While the native weed (Water-milfoil) and reeds (Tall Spike-rush) perform these natural
functions biodiversity is assured. However, to prevent the lake from reverting to a swamp
and to cater for the wide range of recreational water sports, a seasonal weed cutting
regime is necessary.
In 1865 the first steamboat was launched and by 1870 boating had become almost a
mania with complaints made about dangerous racing and constant whistling.
The 108-year-old Golden City Paddle Steamer is the only survivor of a fleet of 15
steamers which ferried passengers from View Point across the lake to the Botanical Gardens
and provided moonlight cruises with singing and dancing. Some of the nostalgia of that
bygone era can still be experienced with a ferry ride on the Begonia Princess.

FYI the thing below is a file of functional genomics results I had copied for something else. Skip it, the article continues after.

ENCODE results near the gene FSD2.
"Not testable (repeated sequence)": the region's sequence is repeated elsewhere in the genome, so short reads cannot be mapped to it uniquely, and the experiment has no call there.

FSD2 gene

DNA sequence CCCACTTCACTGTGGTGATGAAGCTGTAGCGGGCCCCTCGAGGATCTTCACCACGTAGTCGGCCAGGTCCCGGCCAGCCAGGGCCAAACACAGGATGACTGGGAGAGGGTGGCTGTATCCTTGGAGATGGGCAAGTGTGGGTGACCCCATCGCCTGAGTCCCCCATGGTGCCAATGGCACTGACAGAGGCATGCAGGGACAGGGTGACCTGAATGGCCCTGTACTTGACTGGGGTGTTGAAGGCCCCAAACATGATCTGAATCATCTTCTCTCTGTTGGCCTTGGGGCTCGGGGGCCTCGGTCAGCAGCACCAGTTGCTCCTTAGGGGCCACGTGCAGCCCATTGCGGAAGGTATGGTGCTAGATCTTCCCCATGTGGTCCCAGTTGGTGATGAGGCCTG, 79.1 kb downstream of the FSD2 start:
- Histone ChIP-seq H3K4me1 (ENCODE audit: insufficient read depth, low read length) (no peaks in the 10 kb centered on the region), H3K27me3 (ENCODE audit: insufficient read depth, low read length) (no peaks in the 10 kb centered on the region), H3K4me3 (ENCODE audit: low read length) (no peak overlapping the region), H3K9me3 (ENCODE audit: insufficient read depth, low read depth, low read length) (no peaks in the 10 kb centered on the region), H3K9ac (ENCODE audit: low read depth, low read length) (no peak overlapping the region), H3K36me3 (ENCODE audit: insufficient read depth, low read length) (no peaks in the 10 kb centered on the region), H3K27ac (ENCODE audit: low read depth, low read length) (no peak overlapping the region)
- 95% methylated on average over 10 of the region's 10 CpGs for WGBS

horse drawn trams began carrying visitors to the Botanical Gardens in 1887.
The volunteers of the Ballarat Tramway Museum have preserved fifteen trams and
memorabilia from Ballarats tramway era. The vintage electric tramway operates
Saturdays, Sundays and all public holidays from 12 noon to 5.00 pm.
Attracting twenty thousand passengers each year, it is one of Ballarats most
popular tourist attractions.
Many generations of local residents and visitors have fond memories of pleasure trips
to the lake. It has long been a social centre of family and community life in the
The old-world charm of the area makes it an increasingly popular venue for family
reunions, rallies and gatherings of all kinds. Half a million visitors annually come to
major events such as the Australia Day celebrations and the Begonia Festival, as well as
to enjoy picnics and barbecues.
All age groups can enjoy strolling the bluestone paths in rustic Fairyland and
experiencing the natural beauty and the ever-changing light on the water of Lake
Wendouree. Views across the water of magnificent sunsets or the distant volcanic cones of